When it comes to teaching your child another language, it’s important to distribute your time fairly across the different aspects. From creating mindmaps for vocabulary to learning adjectives for music, ensure that the learning is evenly spread across each of the four pillars of language learning: 


The Four Pillars of Language Learning


  • Listening

  • Speaking

  • Reading

  • Writing


It might seem like an intimidating task to make sure your child focuses enough time on each pillar, but the most important thing to remember is that there’s no single method that will guarantee a “perfect” language education. If you want your child to have an enjoyable and effective language education, all you need to do is make sure that they’re actively using it.


A consistent routine will help your child build good learning habits, but studying with the same resources can get repetitive. So how about we make it more fun? Here are three tips to help you get started.


  1. Get Creative



Set aside some time for your child to really get creative using the things they have learned. Young learners have a fantastic imagination, so all you need for this tip is some enjoyable material. This could be a book, a textbook, songs, a movie, or even YouTube video they’re obsessed with. Here are some suggestions to get you started!


  • Make up a story. Whether they draw, write, sing, dance, or act out their story is up to them. Encourage your child to speak as freely as possible by asking them questions about their story. What do they eat in this world? What’s the weather like? Who are their favorite characters? Where’s the best place to have fun? What happens in the beginning? What happens at the end?


  • Make it relevant. For younger learners, this could be asking them what they think will happen in their favorite cartoon, and for older learners this could be asking them about their favorite trends and the latest memes on social media.


  • Encourage them to reenact their favorite scene from a movie or sing a song they enjoy. Your living room could suddenly be a jungle where Simba roaring in French or a stage where Beyonce is singing in Spanish!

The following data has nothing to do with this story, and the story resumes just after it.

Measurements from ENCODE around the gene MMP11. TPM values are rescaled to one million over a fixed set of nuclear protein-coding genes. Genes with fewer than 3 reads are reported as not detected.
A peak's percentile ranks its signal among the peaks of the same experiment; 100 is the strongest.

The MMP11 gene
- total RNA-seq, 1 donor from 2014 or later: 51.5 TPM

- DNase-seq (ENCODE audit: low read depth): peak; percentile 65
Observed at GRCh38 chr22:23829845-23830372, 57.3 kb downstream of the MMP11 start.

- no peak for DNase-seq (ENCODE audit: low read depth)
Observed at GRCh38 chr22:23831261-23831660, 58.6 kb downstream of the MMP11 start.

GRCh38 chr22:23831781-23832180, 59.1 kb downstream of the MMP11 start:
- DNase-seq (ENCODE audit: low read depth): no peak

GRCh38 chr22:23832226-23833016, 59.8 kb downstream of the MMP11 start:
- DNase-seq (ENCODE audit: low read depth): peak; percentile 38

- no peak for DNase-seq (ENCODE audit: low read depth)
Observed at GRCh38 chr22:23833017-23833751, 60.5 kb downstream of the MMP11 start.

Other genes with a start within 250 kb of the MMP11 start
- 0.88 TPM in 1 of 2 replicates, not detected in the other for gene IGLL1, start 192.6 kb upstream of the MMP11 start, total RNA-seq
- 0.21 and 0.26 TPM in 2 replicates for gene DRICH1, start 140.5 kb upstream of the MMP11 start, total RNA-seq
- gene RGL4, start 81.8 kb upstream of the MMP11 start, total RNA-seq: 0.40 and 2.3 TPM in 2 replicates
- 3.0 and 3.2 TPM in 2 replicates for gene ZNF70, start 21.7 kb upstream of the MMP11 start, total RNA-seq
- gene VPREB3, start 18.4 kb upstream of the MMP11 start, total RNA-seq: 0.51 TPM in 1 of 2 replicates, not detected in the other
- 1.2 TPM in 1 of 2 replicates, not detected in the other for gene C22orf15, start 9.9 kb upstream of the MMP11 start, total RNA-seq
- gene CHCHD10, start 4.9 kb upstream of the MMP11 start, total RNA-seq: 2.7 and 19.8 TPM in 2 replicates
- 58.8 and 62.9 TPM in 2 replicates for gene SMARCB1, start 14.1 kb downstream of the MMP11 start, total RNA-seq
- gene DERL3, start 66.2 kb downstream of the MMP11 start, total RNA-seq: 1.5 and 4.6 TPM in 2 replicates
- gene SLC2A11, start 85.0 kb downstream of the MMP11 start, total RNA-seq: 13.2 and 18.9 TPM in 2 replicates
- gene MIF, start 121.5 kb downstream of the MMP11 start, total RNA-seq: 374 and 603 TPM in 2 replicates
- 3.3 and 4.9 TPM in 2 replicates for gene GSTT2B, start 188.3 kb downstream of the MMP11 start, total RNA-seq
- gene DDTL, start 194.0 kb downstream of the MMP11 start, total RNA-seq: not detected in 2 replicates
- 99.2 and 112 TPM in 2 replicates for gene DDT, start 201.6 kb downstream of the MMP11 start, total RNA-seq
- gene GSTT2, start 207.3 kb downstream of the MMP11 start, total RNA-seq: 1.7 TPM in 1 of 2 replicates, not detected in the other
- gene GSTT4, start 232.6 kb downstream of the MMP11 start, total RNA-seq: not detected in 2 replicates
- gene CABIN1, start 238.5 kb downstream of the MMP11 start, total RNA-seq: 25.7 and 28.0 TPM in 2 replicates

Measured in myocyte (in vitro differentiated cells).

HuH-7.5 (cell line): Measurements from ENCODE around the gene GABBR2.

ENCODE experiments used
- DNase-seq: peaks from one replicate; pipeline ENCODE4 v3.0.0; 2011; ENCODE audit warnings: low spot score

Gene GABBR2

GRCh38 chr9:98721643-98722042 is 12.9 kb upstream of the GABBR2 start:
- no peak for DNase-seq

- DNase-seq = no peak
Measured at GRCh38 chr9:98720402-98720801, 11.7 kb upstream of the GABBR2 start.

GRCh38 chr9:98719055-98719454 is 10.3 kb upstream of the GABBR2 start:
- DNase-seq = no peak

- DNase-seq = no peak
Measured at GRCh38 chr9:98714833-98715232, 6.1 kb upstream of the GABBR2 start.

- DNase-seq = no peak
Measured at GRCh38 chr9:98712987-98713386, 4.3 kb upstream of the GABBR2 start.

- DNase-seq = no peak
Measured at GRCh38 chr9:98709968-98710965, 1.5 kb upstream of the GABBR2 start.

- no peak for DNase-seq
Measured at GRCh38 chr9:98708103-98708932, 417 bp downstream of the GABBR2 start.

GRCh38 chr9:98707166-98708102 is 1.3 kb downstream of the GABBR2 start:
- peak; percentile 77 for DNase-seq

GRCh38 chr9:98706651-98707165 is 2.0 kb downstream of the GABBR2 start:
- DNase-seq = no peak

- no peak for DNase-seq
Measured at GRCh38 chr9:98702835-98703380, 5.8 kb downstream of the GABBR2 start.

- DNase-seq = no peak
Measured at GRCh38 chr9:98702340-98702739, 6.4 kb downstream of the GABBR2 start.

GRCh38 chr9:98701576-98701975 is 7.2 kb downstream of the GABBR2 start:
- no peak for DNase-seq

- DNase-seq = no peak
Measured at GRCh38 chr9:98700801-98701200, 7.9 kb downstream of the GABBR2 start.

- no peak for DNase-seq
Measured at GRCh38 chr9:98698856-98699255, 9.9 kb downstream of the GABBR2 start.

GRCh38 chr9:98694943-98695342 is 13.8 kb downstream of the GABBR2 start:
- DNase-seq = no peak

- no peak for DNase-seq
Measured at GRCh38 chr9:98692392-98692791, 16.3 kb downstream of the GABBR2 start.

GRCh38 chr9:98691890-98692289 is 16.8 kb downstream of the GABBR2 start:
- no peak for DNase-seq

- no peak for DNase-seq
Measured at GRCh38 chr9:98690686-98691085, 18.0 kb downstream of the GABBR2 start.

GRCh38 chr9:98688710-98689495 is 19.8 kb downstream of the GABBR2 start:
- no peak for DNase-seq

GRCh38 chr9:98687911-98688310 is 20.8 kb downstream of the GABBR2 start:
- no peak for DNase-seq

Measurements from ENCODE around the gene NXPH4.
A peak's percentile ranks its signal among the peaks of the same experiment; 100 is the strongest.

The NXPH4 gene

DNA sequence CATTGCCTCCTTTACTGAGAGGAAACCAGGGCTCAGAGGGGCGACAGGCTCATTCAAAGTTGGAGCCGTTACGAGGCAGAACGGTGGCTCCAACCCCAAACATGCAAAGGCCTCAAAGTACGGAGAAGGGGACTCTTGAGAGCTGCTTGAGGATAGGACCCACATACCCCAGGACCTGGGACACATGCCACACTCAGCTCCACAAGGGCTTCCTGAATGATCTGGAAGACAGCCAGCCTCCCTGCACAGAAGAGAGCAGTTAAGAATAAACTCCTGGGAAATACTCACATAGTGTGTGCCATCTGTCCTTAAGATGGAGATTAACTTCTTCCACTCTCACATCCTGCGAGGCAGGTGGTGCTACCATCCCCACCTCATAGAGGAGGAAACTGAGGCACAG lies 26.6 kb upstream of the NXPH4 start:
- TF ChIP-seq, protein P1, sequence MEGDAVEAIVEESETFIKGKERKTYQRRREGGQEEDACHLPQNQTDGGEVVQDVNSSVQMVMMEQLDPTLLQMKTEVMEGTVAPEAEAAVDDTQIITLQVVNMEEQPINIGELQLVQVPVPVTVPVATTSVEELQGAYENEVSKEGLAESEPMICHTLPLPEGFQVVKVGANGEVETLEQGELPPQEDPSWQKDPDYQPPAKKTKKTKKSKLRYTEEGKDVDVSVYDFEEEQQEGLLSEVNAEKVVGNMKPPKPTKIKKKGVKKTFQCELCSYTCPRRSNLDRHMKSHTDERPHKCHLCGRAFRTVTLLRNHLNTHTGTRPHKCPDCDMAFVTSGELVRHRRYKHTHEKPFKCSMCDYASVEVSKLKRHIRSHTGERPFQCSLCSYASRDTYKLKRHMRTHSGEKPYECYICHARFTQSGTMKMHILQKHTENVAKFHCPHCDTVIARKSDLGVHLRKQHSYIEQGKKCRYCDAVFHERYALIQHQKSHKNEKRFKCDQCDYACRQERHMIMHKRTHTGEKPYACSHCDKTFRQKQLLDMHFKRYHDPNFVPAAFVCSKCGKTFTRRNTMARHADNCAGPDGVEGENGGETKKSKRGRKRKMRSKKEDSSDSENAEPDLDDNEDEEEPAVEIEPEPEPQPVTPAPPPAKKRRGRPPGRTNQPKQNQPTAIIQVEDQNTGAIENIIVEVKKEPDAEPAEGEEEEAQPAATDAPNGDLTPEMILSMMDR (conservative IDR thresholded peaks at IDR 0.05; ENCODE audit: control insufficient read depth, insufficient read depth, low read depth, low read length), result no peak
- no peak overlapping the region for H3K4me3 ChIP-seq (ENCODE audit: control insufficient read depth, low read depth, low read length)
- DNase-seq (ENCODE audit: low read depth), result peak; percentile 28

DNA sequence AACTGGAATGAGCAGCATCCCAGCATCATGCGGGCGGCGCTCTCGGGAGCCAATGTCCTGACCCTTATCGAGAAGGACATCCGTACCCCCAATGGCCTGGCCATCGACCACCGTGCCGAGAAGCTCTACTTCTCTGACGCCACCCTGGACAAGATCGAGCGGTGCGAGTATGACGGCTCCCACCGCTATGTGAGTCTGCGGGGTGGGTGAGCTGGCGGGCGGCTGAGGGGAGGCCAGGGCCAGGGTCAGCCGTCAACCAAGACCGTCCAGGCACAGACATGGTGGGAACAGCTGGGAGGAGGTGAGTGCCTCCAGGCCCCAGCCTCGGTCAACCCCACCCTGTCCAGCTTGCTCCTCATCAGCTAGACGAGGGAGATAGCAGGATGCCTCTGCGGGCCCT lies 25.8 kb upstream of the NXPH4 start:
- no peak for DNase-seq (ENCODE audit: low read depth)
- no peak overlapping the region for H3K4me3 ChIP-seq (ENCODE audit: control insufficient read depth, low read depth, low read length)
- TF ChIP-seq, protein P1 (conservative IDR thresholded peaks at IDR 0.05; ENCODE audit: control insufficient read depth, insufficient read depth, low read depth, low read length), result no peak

• Roleplay. You’re a customer in a store, now challenge your child to sell you the Leaning Tower of Pisa, the Eiffel Tower, or the Great Wall! Or perhaps they’re a narrator for a nature documentary, a sports commentator, or even a tour guide.


Creative learning techniques like these are particularly good for the parts of a language that aren’t fun and require huge amounts of repetition. Rather than reading endless explanations on how these things work, it’s much easier to find interesting material and work through it.



  1. Get Practical


Whether it’s work, school, or hobbies, everyone is busy with something nowadays! Setting aside time every day to study can be quite tough, so let’s get practical. What needs to be done today and how can your child get involved?


“We want to make a cake, so I need to go shopping, so let’s write a list. We need flour, eggs, milk, sugar, and butter.”


Why not ask your child to help you write a shopping list in their target language? Even if you aren’t fluent in the language they’re learning you can use a dictionary together and let your child take the lead when it comes to picking things up at the supermarket.


“We need to clean the house today. So we’re going to vacuum the floor, do some dusting, wash the dishes, and do the laundry.”



Does your child know how to say these things in their target language? Getting practical with a language is a great way to help your child learn, so whether you make a recipe, clean the house, or copy what someone else is doing in a video, it still counts. Don’t worry about absolute perfect pronunciation or grammar, those come with time—just make sure to integrate language learning into your child's life.


  1. Get Obsessed



What’s your child’s favorite non-language related thing to do? Dancing? Video games? Reading? Whatever they’re obsessed with, try finding something to follow in their target language. It’s not uncommon for people to download video games and play them in other languages as part of their online language learning, and there are a plethora of tutorials online, so why not help your child improve at their hobby and learn a language at the same time? The great thing about this method is that since they already enjoy the hobby, it won’t seem like work.


4. A Diverse Learning Routine



The ideas in this blog are designed to make learning fun for your child, but they’re not the only ways to enjoy language learning! Your child’s favorite learning techniques will be unique to them, so make sure to explore numerous options and don’t worry if they get bored after a while--you can always work together and find new materials and techniques to have fun with.










Hero image by Austin Pacheco on Unsplash